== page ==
50.50: Opinion

Why are women being disproportionately penalised for TV licence non-payment?

A staggering 74% of people convicted of non-payment of the licence fee in the UK are women – though they make up only 49% of licence holders

Naima Sakande
16 February 2021, 11.30am
A third of all criminal prosecutions against women are for non-payment of the TV licence
Nick Ansell/PA Archive/PA Images

At the end of January 2021, following an eight-week consultation in 2020, the government announced that it would not go ahead with plans to decriminalise non-payment of TV licences. This is despite the culture secretary, Oliver Dowden, having acknowledged “the considerable stress and anxiety it can cause for individuals, including for the most vulnerable in society, such as older people”.

This decision may be a relief to some people, given the politicised atmosphere in which the consultation was carried out. In the run-up to the 2019 general election, cabinet ministers boycotted Radio 4’s Today programme after complaining of bias. When the Tories were returned with an increased majority, the new government seemed to want to send a signal to the BBC that it wasn’t untouchable; its first official announcement was that it would look into decriminalising non-payment of the licence fee.

Yet while the government’s plans provoked outrage in some quarters about the threat to a cultural icon, this is actually a case of Goliath versus Goliath. For many, the annual fee of £159 (announced last week) is a minor household bill, but non-payment results in criminal convictions for more than 100,000 people a year. Perhaps most shockingly, TV licensing offences disproportionately involve women, who in 2019 made up a whopping 74% of people convicted of non-payment in the UK – though only 49% of licence holders are women.

A third of all criminal prosecutions against women are for non-payment of the TV licence

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In fact, in 2017, 30% of all criminal prosecutions, of any kind, against women were for non-payment of the TV licence. Decriminalising non-payment would drastically reduce the number of women being dragged through the criminal justice system.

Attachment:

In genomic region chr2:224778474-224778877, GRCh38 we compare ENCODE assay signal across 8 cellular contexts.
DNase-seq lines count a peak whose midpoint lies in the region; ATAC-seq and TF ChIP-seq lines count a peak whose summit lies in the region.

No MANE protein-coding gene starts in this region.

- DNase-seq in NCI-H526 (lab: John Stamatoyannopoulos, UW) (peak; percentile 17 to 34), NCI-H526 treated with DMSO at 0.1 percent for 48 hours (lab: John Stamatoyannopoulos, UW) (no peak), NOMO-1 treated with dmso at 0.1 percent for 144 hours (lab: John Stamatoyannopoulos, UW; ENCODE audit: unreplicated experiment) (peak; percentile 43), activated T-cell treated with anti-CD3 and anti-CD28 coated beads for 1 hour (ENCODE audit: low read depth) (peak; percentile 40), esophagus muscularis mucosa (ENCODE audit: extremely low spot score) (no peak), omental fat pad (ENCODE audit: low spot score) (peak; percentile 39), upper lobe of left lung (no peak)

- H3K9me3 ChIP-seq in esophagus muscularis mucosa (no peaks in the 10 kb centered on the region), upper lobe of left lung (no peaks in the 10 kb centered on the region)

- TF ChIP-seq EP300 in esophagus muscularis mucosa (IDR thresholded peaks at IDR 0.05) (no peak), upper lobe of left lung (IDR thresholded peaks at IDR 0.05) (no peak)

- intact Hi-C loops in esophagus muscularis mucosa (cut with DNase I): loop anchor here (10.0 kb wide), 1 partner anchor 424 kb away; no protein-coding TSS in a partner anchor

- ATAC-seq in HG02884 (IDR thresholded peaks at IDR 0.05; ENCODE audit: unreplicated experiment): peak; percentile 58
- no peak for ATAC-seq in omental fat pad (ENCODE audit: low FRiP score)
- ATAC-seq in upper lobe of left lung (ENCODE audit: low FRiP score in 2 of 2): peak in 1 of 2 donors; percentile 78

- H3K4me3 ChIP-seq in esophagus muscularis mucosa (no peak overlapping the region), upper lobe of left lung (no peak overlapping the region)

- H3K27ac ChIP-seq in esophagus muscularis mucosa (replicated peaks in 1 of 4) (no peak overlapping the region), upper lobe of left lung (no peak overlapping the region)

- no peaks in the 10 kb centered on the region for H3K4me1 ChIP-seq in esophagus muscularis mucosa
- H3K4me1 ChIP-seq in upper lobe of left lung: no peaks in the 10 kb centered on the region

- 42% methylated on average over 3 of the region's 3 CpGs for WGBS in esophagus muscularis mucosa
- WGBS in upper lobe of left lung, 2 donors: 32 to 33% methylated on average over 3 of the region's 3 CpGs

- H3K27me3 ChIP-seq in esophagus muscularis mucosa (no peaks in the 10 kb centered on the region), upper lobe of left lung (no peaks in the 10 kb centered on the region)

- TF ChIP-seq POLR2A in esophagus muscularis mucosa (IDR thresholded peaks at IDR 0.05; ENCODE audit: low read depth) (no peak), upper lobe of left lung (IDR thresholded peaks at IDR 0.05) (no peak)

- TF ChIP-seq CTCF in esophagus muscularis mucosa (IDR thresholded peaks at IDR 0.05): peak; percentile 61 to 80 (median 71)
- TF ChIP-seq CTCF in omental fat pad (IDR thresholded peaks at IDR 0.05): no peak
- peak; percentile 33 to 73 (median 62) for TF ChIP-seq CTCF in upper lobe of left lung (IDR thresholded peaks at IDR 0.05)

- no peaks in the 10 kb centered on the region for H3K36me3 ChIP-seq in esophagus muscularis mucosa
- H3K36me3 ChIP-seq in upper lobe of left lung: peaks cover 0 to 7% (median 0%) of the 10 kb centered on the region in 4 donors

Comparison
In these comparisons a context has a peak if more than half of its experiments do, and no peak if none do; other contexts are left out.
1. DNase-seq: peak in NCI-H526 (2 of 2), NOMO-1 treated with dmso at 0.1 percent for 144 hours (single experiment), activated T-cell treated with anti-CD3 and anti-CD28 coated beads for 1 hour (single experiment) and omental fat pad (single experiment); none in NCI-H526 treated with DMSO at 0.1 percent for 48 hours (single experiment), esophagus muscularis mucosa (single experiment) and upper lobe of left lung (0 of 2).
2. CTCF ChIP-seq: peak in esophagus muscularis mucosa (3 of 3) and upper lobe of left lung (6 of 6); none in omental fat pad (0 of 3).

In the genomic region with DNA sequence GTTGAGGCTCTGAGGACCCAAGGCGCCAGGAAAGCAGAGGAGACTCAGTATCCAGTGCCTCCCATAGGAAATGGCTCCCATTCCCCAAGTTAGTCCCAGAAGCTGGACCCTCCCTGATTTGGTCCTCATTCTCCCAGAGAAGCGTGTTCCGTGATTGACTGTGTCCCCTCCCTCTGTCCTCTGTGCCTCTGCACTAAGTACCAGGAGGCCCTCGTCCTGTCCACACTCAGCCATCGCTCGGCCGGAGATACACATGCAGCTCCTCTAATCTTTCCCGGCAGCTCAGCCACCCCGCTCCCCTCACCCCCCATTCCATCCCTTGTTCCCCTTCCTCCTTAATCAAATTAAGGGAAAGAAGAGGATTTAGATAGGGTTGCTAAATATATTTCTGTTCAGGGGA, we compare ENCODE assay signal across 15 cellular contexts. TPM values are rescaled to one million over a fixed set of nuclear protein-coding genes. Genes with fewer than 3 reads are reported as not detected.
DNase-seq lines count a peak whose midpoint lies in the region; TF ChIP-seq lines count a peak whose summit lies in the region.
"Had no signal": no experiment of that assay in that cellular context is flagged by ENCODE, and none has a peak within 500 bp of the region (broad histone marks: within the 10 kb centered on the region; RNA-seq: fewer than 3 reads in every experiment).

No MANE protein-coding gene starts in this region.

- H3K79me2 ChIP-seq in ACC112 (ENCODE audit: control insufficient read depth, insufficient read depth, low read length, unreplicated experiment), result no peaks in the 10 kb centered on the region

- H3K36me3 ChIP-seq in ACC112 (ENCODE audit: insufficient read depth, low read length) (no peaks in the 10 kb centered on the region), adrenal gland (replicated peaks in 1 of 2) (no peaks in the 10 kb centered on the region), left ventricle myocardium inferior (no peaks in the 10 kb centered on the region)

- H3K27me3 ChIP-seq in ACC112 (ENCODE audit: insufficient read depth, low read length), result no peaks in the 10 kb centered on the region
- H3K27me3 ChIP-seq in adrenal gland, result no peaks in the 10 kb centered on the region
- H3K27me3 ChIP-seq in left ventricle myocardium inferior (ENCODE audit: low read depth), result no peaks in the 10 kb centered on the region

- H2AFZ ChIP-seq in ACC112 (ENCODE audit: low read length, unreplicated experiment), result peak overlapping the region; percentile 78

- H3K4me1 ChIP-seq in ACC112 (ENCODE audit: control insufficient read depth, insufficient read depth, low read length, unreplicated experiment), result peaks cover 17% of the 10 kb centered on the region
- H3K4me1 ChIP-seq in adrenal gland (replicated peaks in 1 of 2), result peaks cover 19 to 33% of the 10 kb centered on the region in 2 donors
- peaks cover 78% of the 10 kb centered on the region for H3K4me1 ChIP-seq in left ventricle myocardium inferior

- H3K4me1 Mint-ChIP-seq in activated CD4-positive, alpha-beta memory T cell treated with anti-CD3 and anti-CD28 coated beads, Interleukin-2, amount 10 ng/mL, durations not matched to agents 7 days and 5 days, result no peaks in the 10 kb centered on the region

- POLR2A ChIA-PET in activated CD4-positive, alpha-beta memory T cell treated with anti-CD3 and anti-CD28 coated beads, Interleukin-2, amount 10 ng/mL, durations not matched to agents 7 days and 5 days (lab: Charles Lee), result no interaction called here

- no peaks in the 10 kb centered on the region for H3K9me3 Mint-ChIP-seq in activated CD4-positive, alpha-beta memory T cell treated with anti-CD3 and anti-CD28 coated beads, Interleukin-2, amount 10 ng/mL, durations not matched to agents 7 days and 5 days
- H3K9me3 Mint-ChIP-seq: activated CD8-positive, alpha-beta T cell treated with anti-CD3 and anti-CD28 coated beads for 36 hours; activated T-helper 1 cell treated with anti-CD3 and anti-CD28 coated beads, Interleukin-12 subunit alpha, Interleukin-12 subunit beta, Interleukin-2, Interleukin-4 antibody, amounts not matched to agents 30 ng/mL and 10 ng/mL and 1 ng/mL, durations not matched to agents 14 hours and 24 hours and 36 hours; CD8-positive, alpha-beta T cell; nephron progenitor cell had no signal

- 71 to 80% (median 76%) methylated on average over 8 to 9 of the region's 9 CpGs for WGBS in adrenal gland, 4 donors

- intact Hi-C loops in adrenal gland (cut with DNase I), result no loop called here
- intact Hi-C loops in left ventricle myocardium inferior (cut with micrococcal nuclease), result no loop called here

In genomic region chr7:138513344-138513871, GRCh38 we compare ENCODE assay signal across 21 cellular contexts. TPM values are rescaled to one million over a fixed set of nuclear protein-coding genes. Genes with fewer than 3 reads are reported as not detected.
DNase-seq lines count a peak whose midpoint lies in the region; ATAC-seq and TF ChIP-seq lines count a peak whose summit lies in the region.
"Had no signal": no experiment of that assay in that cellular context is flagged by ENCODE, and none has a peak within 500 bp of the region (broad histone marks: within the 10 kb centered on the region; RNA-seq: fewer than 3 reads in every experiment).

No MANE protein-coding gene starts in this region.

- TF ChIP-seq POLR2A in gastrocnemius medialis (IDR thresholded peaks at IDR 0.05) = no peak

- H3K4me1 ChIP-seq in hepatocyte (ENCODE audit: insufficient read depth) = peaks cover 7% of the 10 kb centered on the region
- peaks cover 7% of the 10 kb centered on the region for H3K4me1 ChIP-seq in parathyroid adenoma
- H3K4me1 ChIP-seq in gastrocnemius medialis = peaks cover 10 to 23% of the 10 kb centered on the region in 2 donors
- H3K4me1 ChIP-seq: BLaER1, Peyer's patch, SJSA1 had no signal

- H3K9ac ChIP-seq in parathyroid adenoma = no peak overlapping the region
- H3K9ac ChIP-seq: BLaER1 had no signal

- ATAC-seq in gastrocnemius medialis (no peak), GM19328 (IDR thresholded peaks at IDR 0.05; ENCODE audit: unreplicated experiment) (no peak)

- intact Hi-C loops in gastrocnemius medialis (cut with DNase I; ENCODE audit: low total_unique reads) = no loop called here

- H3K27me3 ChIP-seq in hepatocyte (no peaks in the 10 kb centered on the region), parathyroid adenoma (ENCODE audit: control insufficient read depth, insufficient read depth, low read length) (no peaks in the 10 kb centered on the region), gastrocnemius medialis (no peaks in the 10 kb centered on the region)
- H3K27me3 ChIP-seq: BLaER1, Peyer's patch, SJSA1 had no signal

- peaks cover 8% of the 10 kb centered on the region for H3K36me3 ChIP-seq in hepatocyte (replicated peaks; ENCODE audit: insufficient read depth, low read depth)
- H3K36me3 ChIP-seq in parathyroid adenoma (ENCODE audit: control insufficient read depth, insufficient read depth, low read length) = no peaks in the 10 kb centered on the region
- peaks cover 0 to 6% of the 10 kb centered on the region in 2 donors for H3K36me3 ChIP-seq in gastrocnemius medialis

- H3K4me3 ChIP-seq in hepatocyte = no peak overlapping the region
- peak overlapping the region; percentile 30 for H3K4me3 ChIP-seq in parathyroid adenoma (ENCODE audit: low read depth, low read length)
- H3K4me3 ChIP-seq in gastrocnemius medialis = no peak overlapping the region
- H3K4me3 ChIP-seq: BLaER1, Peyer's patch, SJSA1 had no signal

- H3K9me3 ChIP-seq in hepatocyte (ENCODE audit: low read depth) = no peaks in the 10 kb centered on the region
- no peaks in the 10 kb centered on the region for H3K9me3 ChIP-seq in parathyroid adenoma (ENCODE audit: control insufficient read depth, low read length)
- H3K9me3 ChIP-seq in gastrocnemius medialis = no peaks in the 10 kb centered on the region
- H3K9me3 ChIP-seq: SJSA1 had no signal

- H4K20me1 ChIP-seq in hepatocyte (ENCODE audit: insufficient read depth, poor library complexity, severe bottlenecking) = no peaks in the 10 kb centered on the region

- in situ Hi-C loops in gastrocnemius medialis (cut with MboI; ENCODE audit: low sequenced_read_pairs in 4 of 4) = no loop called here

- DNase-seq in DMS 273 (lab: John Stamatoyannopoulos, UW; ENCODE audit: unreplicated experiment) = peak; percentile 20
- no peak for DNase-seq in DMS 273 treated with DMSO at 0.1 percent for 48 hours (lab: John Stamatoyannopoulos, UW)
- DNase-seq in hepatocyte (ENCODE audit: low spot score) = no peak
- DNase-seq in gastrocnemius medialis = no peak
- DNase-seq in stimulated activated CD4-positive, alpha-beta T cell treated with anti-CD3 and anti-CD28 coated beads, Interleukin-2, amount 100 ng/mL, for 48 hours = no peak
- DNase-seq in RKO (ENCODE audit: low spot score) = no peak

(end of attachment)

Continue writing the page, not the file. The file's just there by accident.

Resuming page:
Frustratingly, not enough is known about why women are so disproportionately affected. In a 2017 internal review, the TV licensing authority (which is operated by the BBC) concluded that most of the factors contributing to this disparity were driven by circumstances outside its control.

The review cites patterns of habitation as an example: according to the 2011 census, there are 9% more female-only households than male-only households. Yet this hardly accounts for the staggering imbalance in prosecutions; in fact, the disproportionality has worsened since the review was published.

The review pointed to the greater likelihood of women being at home and therefore answering the door to a licensing officer, and also suggested that they were more likely to engage positively with them. But a woman being more likely to open the door with a smile does not mean she is more likely than a male member of the household to be culpable for TV licence non-payment.

Take Amina. APPEAL, the legal charity I work for, represented Amina in her TV licensing case. She was deeply anxious after being threatened with prosecution in 2019. Amina and her husband were moving cities while she was heavily pregnant and in and out of hospital. Paying the TV licence at their new property slipped their minds.

When a TV licence officer came to the front door, she explained that her husband was in charge of arranging the payment. Her husband even spoke over the phone to the officer while he was on the doorstep to confirm this, and he paid for a new licence under his name immediately. A few weeks later Amina received a letter saying she was being prosecuted for watching TV without a valid licence. Despite her husband having paid, the officer had opened a new licence fee account in Amina’s name without consulting her.

“It caused me big stress,” says Amina. “To the extent that now when someone comes to the door, I think something [bad] will happen.”

Our intervention on Amina’s behalf helped stop the prosecution. But the majority of people affected do not have access to legal advice and often plead guilty to avoid incurring greater financial penalties.

APPEAL attended Stratford magistrates’ court in east London over five months in 2019 and 2020 and spoke to 20 women about their experiences. Eight women told us they were in receipt of Universal Credit, two had disabilities, nine had caring responsibilities for children or older people, and six had other debt problems – many of them were affected by more than one of these issues. Seven had initially been convicted without their knowledge.

These are the people being dragged through court. Not fat cats or opportunistic shirkers – but poor people, mainly women, who are being criminalised for their poverty. The licence fee, charged at a flat rate across the country, helps sustain the BBC as a public service. But rather than get sucked into one side or other of the government’s culture war, we must decriminalise the non-payment of the fee and work out a fairer and more proportionate response to evasion.

If you are a woman seeking help with a TV licence prosecution, you are encouraged to contact APPEAL for support.

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